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Suggested Reading ...

As requested by a number of you, herewith a few books that I strongly recommend.

The Case for the Psalms:Why they are Essential - N.T.Wright

Journey to the Common Good - Walter Brueggemann

Gagging Jesus: Things Jesus said we wish he hadn't - Phil Moore

Worship Matters: Leading Others to Encounter the Greatness of God - Bob Kauflin

The Writings of the New Testament : An Interpretation - Luke Timothy Johnson

These titles I have been able to source through Loot.co.za- happy reading!

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Home DAILY DEVOTIONS Daily Devotions Great Heights and Greater Depths - Worship.
Great Heights and Greater Depths - Worship. PDF  | Print |  E-mail
Written by Grant Nuss   
Sunday, 11 December 2016 15:20

Colossians 2:7; “Let your roots grow down into him, and let your lives be built on him. Then your faith will grow strong in the truth you were taught, and you will overflow with thankfulness.”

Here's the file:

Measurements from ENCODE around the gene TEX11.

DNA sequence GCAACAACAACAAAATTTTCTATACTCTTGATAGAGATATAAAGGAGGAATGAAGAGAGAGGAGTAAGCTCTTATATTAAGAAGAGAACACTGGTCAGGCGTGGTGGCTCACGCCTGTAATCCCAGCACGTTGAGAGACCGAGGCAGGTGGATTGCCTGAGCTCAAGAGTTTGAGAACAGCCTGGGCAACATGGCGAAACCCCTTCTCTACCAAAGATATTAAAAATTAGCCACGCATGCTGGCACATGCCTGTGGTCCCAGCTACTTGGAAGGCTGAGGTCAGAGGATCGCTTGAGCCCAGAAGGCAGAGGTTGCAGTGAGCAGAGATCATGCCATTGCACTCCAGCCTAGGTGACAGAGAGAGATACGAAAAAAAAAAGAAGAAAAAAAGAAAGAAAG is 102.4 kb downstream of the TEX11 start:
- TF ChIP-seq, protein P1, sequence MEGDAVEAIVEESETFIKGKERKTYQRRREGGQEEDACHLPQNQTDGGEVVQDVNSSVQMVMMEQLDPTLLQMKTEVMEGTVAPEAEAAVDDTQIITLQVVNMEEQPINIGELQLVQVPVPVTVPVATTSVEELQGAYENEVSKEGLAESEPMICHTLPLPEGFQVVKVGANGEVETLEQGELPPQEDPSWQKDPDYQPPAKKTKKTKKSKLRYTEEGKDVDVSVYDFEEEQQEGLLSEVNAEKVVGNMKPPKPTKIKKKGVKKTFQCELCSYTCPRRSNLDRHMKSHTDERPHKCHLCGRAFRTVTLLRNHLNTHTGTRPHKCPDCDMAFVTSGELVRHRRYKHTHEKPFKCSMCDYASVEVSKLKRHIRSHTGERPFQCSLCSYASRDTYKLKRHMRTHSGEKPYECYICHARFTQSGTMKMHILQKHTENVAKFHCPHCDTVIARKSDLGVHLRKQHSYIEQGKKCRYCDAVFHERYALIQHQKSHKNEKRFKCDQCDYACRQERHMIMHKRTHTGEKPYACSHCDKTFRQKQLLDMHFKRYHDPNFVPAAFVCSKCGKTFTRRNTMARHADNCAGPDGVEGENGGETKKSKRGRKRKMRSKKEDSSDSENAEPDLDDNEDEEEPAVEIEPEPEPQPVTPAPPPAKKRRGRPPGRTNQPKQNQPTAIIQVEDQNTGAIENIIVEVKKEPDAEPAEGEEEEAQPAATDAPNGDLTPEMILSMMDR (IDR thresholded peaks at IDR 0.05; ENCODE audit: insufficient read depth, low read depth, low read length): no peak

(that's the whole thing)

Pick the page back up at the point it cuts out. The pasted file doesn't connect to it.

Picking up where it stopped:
“May you determine, with all that is in you, to continue to sink your roots into your relationship with Jesus” (Grant Nuss). I am looking forward to leading worship at a church in Hout Bay this coming Sunday, one gets used to leading every Sunday and, when you don't, it always feels as though something is missing in your life! I was today reminded of the quote above which I use often in my preaching and teaching, by a young lady I have the privilege of mentoring in the area of worship-leading. She is arguably one of the most anointed leaders I know. The reason for this, from my perspective, is that she understands that as leaders we have never ‘arrived’ both in our gifting and, most importantly, in our relationship with Jesus. So as we chatted, we thought of my quote in the context of this verse and also within both her and my passion - worship. Your and my worship (and life) needs roots. Why? Because roots steady and secure a tree, they give it strength to withstand all kinds of weather (we used that word – picture yesterday), and roots nourish a tree in the seasons of its life. So what has that to do with worship? Actually, everything. The root our worship needs is a foundation that is rooted in the life of Christ. It is the shape and texture of our experience of worship in the good times and the tough times that provide soil to the roots of worship. What about worship without roots? Well, let’s be honest, worship without roots will, at best, be a performance, it may rise to great heights psychologically (sadly this happens), but will be in danger of being blown away and lifeless. It is only when we are anchored and well-nourished that our worship can be meaningful and progress spiritually. As we know, in the Christian life, we never stand still: we either go forward or gradually slip backward. In verses 5 to 7 in this passage Paul uses several vivid word pictures to illustrate this spiritual progress. In verse 6 he compares the Christian life to a pilgrimage, and followers of Christ must learn to “walk worthy of the Lord” (Colossians 1:10). In our verse today, using the example of a tree, and, the word ‘rooted’ in the Greek means “once and for all having been rooted.” Scripture is clear that Christians are not to be like tumbleweeds that have no roots and are blown about by “every wind of doctrine” (Ephesians 4:14). Once we are rooted by faith in Christ, there is no need to change the soil, and, as we sink our roots into an intimate relationship with Him, the roots draw up the nourishment so that the tree can grow. Importantly too, the roots also give strength and stability. Finally, if your spiritual roots are deep in Christ, you will not want any other soil, if He is your sure foundation; you have no need to move. Likewise, if you are studying and growing in the Word, you will not be easily enticed by false doctrine. Finally, if your heart is forever overflowing with thanksgiving, you will never ever consider turning from the fullness you have in Christ. The grounded, growing, grateful worshiping follower of Christ will never be led astray, and the fruits of his/her ministry will result not only in their growth and maturity, but also that of the community of which they are part.

 

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